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Jeremy Pitcock Jeremy S Pitcock Morgan Finnegan Above the Law blog.jpgSome of you may recall the strange tale of Jeremy Pitcock, a successful IP litigator in New York. As we previously reported, he recently left Kasowitz Benson, where he headed the intellectual property practice, for Morgan & Finnegan. That’s par for the course, in this age of increased lateral partner movement. The weird part was that Kasowitz issued a statement, apparently in response to Morgan’s trying to tout Pitcock’s move as a hiring coup, in which Kasowitz said they fired Pitcock for “extremely inappropriate personal conduct.”
The plot thickens. A source informed us that Jeremy Pitcock is no longer at Morgan & Finnegan, which we have confirmed. His bio is no longer on the firm website, which has also been scrubbed of the press release touting his hire. If you try emailing him at his Morgan & Finnegan email address, which is the one provided in his LinkedIn profile, as we did, your message will bounce back to you.
We tried calling Jeremy Pitcock at the Morgan & Finnegan phone number listed in his profile. The nervous-sounding woman who answered the phone told us that he’s no longer with the firm, that she didn’t have forwarding information for him, and that his last day in the office was “last week.”
Did Morgan & Finnegan get rid of Pitcock after investigating the alleged “inappropriate personal conduct”? One source said it would be surprising. First, Pitcock is a superstar IP lawyer. Rumor has it that “when he left Simpson, he had a $6 million book of business, as a 6th or 7th year associate. He decided he wanted to be a partner [immediately, rather than waiting a few years,] and Kasowitz took him up on that.”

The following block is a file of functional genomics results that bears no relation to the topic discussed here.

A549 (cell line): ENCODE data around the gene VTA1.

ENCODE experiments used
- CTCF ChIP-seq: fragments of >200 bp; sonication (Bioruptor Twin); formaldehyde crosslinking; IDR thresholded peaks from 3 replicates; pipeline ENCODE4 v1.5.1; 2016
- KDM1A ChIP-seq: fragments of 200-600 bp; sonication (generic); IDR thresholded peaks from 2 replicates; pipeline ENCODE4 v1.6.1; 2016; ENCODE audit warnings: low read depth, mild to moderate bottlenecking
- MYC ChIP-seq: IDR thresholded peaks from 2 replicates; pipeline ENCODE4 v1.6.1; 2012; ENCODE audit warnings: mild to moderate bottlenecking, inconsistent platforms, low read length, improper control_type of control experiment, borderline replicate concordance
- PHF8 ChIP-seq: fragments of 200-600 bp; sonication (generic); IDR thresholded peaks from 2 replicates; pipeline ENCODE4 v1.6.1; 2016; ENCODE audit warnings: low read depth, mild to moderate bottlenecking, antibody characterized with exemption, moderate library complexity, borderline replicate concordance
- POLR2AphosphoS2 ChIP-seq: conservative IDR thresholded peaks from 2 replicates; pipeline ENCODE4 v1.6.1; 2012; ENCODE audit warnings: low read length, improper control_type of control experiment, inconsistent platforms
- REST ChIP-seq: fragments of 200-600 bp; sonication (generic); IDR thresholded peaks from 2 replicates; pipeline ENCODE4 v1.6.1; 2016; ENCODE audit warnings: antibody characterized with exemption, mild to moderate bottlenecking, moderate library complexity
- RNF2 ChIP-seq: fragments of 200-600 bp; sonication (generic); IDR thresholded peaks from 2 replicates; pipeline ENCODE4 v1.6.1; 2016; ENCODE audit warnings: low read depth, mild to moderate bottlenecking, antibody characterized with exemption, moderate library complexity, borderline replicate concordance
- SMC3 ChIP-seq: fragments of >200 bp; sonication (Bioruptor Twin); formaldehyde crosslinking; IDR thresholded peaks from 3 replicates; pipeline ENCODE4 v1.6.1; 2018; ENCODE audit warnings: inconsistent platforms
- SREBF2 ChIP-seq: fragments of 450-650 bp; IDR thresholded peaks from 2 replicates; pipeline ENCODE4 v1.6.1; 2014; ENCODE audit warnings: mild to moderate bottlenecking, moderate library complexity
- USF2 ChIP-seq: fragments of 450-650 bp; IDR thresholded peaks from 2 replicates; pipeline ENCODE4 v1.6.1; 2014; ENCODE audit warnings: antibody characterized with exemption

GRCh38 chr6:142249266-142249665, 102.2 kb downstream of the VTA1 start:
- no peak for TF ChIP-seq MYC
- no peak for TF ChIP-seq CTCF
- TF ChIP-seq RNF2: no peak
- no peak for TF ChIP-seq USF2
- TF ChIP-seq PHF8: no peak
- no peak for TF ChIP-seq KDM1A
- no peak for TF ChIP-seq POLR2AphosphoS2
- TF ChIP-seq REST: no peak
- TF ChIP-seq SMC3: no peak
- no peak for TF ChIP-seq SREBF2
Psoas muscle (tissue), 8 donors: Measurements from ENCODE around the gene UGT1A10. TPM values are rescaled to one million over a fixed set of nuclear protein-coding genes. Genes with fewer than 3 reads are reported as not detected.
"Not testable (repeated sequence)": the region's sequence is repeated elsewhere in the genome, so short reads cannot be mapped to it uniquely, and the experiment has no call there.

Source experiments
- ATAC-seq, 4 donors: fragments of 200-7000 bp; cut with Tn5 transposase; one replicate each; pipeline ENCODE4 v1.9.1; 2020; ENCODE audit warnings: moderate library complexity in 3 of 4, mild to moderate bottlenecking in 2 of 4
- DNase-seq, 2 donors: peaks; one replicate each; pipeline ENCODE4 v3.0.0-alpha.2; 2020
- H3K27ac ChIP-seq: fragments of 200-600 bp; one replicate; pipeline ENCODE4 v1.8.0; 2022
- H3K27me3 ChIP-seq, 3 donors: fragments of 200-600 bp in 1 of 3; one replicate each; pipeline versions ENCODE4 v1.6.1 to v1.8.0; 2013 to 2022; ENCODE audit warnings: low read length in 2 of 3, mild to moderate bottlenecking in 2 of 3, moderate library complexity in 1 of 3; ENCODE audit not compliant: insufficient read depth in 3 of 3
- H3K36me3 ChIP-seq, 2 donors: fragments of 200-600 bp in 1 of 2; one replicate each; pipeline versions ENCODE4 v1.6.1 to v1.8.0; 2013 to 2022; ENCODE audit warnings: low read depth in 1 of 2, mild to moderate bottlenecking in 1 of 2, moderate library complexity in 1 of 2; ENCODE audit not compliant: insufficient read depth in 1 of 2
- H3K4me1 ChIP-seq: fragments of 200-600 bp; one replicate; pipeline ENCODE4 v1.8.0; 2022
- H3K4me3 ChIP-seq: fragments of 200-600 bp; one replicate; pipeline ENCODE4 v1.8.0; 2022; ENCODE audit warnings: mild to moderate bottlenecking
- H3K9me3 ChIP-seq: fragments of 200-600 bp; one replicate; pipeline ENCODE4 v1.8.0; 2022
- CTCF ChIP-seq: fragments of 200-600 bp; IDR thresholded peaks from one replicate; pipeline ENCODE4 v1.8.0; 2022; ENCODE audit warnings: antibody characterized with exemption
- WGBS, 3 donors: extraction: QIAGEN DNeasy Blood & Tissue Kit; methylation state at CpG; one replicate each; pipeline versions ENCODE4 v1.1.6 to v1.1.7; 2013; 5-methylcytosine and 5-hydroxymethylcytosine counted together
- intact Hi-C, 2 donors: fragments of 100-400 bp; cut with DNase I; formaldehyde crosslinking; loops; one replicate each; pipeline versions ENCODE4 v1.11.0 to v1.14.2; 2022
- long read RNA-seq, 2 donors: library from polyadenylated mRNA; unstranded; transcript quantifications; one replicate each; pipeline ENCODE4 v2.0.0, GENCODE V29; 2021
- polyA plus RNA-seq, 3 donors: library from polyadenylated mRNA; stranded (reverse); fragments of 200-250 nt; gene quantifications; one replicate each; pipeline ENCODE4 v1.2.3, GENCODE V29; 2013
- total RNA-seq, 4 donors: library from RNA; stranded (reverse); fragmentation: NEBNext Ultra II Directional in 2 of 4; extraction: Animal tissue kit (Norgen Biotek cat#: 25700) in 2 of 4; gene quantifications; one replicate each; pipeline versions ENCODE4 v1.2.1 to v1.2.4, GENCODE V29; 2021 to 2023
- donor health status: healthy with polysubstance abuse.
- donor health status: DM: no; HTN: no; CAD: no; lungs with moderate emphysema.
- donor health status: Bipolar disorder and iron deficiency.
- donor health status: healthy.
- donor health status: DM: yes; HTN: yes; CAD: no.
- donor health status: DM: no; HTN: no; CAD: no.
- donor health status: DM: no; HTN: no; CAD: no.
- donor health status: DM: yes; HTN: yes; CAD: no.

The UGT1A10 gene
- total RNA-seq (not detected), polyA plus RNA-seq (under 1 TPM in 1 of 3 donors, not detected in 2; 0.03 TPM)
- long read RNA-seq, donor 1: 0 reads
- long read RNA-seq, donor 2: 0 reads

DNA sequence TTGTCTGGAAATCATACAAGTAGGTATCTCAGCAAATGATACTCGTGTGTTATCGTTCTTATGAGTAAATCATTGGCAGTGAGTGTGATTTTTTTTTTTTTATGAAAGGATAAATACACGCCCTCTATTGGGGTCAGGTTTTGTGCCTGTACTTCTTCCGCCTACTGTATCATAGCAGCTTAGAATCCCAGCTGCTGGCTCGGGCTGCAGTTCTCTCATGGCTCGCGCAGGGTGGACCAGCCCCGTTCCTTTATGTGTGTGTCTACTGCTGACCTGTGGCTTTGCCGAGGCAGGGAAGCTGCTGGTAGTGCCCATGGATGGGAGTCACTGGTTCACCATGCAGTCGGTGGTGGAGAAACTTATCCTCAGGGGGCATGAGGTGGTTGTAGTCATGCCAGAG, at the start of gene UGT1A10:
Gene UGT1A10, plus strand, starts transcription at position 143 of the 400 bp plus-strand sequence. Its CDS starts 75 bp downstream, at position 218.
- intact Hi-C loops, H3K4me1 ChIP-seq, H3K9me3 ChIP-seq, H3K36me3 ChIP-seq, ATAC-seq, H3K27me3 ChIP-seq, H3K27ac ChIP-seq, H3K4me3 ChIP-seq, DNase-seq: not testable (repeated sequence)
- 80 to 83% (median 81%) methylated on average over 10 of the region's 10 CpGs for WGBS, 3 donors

Second, some claim Morgan & Finnegan has a reputation for tolerating a certain degree of inappropriate personal conduct. One source tells us that “they aren’t known for being friendly to women — or in some cases, they’re known for being too friendly. There were partners who asked female associates on dates repeatedly and others who referred to female associates as ‘pretty young girls.’ Still others simply refused to work with women.”
We contacted the firm’s spokesperson to inquire about Pitcock’s departure; she wasn’t in, so we left a message. We haven’t heard back from her yet, but if we do, we’ll let you know.
If you have the 411, feel free to email us. Thanks.
Update (2:30 PM): We just heard back from the Morgan & Finnegan spokesperson. She stated that the firm generally does not comment on internal firm matters.
Update (6/6/08): Jeremy Pitcock has filed a $90 million defamation lawsuit against Kasowitz Benson. See here.
Earlier: Musical Chairs: Kasowitz Attributes IP Head’s Departure to ‘Extremely Inappropriate Personal Conduct’

Bingham McCutchen bear baby ad advertisement Above the Law blog.jpgThis blog has posted several entries over the last few months, and even this morning, about law firms updating their parental leave policies. That’s a great trend in the industry, but there’s probably not an associate pirate out there who doesn’t still get at least a call a week from associates who want to go part-time, but just don’t feel comfortable asking their firms.
So today’s ATL / Lateral Link survey explores both the substance and the accessibility of your firm’s policies.
Update: This survey is now closed. Click here, here, here, and here for the results.

Justin Bernold is a Director at Lateral Link, the sponsor of this survey.